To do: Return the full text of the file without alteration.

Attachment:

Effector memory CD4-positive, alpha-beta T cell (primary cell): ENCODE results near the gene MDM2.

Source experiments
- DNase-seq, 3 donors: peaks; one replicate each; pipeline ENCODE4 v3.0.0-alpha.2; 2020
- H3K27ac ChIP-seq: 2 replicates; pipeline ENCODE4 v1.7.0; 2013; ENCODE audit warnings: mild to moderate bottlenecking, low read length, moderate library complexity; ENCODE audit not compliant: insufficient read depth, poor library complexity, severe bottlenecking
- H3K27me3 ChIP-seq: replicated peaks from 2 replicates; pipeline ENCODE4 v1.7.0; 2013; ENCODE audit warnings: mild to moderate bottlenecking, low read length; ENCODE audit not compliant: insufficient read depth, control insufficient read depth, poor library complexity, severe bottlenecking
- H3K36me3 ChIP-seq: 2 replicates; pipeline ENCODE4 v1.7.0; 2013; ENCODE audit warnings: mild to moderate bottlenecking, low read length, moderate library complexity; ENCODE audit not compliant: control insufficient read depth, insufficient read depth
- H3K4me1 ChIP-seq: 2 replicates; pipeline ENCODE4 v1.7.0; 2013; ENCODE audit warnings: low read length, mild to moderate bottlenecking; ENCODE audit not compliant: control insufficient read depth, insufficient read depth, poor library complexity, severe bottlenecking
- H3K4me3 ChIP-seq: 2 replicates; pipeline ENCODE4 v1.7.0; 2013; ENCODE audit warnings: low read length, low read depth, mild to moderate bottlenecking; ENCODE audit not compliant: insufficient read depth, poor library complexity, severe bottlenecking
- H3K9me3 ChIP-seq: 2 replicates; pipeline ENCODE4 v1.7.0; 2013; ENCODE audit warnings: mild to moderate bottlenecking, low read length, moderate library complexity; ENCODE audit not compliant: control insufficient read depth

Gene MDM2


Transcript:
Effector memory CD4-positive, alpha-beta T cell (primary cell): ENCODE results near the gene MDM2.

Source experiments
- DNase-seq, 3 donors: peaks; one replicate each; pipeline ENCODE4 v3.0.0-alpha.2; 2020
- H3K27ac ChIP-seq: 2 replicates; pipeline ENCODE4 v1.7.0; 2013; ENCODE audit warnings: mild to moderate bottlenecking, low read length, moderate library complexity; ENCODE audit not compliant: insufficient read depth, poor library complexity, severe bottlenecking
- H3K27me3 ChIP-seq: replicated peaks from 2 replicates; pipeline ENCODE4 v1.7.0; 2013; ENCODE audit warnings: mild to moderate bottlenecking, low read length; ENCODE audit not compliant: insufficient read depth, control insufficient read depth, poor library complexity, severe bottlenecking
- H3K36me3 ChIP-seq: 2 replicates; pipeline ENCODE4 v1.7.0; 2013; ENCODE audit warnings: mild to moderate bottlenecking, low read length, moderate library complexity; ENCODE audit not compliant: control insufficient read depth, insufficient read depth
- H3K4me1 ChIP-seq: 2 replicates; pipeline ENCODE4 v1.7.0; 2013; ENCODE audit warnings: low read length, mild to moderate bottlenecking; ENCODE audit not compliant: control insufficient read depth, insufficient read depth, poor library complexity, severe bottlenecking
- H3K4me3 ChIP-seq: 2 replicates; pipeline ENCODE4 v1.7.0; 2013; ENCODE audit warnings: low read length, low read depth, mild to moderate bottlenecking; ENCODE audit not compliant: insufficient read depth, poor library complexity, severe bottlenecking
- H3K9me3 ChIP-seq: 2 replicates; pipeline ENCODE4 v1.7.0; 2013; ENCODE audit warnings: mild to moderate bottlenecking, low read length, moderate library complexity; ENCODE audit not compliant: control insufficient read depth

Gene MDM2